An essay I wrote for a class last semester, where I did a rhetorical analysis of Mere Christianity by C.S. Lewis. You can download it at the link below.
“A former atheist who was persuaded by his friend J.R.R. Tolkien to convert to Christianity, C.S. Lewis once gave a series of talks on BBC radio from 1941 to 1944 (the transcripts later published as his famous book, Mere Christianity) to tell atheists why there was a reason to believe in God. Mere Christianity belongs in the field of Christian apologetics, a discipline concerned with the defence of the Christian faith. This book is remarkable for how it has persuaded people since its publication till today to come to the Christian faith: people who have attributed their conversion to it not only include Lewis’s contemporaries such as English philosopher C.E.M Joad, but also people today, such as Dr. Francis Collins, former director of the Human Genome Project, and Charles Colson – infamous for his part in the Watergate Scandal – who post-conversion became involved in prison ministry. What enables Mere Christianity to remain so persuasive even to modern readers? The interplay between rhetor, audience, and timing within the rhetorical situation is of interest here. Every reader who picks up Mere Christianity creates a new rhetorical situation between C.S. Lewis, himself, and the moment he reads it. One can see how Mere Christianity as a book has to remain persuasive in each of these different rhetorical situations if it is to be an effective apologia. C.S. Lewis thus wrote an apologetic text that transcended his original rhetorical situation – his intellectual and empathetic authority appeals to a generally logically-minded audience in any time and place. It is this versatility of Mere Christianity that enables it to be just as persuasive even in the 21st century.”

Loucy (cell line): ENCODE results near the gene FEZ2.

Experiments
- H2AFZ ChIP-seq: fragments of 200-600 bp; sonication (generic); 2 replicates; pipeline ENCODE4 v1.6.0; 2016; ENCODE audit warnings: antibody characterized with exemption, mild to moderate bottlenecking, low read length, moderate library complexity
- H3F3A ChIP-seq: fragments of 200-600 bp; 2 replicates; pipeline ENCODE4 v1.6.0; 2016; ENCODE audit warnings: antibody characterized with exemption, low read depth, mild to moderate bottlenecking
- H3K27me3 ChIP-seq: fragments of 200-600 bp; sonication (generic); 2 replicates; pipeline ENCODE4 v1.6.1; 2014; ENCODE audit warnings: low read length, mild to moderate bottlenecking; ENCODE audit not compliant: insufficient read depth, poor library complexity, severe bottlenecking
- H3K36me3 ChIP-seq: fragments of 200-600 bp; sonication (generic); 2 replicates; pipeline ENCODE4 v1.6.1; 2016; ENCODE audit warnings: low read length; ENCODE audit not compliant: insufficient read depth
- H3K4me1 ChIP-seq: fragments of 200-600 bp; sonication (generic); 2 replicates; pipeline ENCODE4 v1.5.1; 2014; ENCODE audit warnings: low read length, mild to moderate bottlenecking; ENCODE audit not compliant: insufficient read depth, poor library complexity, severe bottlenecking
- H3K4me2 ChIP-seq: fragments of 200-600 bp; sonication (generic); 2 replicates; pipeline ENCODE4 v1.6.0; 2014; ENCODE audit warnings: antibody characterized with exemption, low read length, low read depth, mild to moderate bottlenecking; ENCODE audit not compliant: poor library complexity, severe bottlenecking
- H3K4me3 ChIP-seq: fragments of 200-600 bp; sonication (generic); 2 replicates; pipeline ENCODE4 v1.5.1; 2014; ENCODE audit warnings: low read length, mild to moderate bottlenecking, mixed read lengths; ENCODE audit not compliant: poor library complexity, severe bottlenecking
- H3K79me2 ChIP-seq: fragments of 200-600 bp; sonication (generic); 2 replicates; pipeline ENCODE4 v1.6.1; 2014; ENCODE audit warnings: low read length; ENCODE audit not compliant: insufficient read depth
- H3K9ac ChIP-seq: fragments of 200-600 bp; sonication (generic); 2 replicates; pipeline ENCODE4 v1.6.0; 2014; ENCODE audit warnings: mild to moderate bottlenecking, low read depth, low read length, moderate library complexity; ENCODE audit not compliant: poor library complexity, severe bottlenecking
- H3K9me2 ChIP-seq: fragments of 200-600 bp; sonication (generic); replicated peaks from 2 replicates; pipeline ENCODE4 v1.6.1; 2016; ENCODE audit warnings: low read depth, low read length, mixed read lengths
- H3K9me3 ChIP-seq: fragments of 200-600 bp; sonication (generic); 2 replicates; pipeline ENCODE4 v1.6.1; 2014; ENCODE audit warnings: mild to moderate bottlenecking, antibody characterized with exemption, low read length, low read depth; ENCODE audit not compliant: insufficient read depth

Of interest to NUS USP students: this was for the second assignment of the Writing and Critical Thinking module UWC2101B: Civic Discourse in a Fractious World by Dr. Mark Brantner.